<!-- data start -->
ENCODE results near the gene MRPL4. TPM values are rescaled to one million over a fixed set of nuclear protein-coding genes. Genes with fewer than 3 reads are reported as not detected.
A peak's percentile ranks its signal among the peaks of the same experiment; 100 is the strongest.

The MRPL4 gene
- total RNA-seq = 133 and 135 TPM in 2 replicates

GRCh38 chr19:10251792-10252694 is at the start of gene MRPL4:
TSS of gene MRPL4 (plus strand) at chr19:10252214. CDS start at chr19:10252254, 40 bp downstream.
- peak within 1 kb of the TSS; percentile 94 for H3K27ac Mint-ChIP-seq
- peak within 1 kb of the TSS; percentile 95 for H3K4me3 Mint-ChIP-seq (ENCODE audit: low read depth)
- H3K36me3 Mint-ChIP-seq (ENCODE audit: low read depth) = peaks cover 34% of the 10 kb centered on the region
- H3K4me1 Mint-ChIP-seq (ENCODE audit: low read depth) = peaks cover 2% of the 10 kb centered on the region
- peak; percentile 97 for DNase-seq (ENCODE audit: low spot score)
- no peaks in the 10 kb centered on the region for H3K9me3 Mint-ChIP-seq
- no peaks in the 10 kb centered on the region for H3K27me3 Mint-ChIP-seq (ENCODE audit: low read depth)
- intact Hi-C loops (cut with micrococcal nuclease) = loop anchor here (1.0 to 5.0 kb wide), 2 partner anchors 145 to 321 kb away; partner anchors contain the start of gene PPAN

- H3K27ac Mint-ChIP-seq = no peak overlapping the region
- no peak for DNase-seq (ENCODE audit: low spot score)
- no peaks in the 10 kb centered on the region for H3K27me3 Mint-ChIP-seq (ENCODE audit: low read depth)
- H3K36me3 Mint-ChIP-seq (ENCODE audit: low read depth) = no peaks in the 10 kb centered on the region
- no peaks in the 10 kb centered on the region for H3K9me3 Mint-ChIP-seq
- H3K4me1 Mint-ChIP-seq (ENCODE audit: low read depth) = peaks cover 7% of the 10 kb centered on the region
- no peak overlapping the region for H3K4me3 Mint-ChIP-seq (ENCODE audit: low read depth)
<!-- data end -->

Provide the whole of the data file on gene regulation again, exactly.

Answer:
ENCODE results near the gene MRPL4. TPM values are rescaled to one million over a fixed set of nuclear protein-coding genes. Genes with fewer than 3 reads are reported as not detected.
A peak's percentile ranks its signal among the peaks of the same experiment; 100 is the strongest.

The MRPL4 gene
- total RNA-seq = 133 and 135 TPM in 2 replicates

GRCh38 chr19:10251792-10252694 is at the start of gene MRPL4:
TSS of gene MRPL4 (plus strand) at chr19:10252214. CDS start at chr19:10252254, 40 bp downstream.
- peak within 1 kb of the TSS; percentile 94 for H3K27ac Mint-ChIP-seq
- peak within 1 kb of the TSS; percentile 95 for H3K4me3 Mint-ChIP-seq (ENCODE audit: low read depth)
- H3K36me3 Mint-ChIP-seq (ENCODE audit: low read depth) = peaks cover 34% of the 10 kb centered on the region
- H3K4me1 Mint-ChIP-seq (ENCODE audit: low read depth) = peaks cover 2% of the 10 kb centered on the region
- peak; percentile 97 for DNase-seq (ENCODE audit: low spot score)
- no peaks in the 10 kb centered on the region for H3K9me3 Mint-ChIP-seq
- no peaks in the 10 kb centered on the region for H3K27me3 Mint-ChIP-seq (ENCODE audit: low read depth)
- intact Hi-C loops (cut with micrococcal nuclease) = loop anchor here (1.0 to 5.0 kb wide), 2 partner anchors 145 to 321 kb away; partner anchors contain the start of gene PPAN

- H3K27ac Mint-ChIP-seq = no peak overlapping the region
- no peak for DNase-seq (ENCODE audit: low spot score)
- no peaks in the 10 kb centered on the region for H3K27me3 Mint-ChIP-seq (ENCODE audit: low read depth)
- H3K36me3 Mint-ChIP-seq (ENCODE audit: low read depth) = no peaks in the 10 kb centered on the region
- no peaks in the 10 kb centered on the region for H3K9me3 Mint-ChIP-seq
- H3K4me1 Mint-ChIP-seq (ENCODE audit: low read depth) = peaks cover 7% of the 10 kb centered on the region
- no peak overlapping the region for H3K4me3 Mint-ChIP-seq (ENCODE audit: low read depth)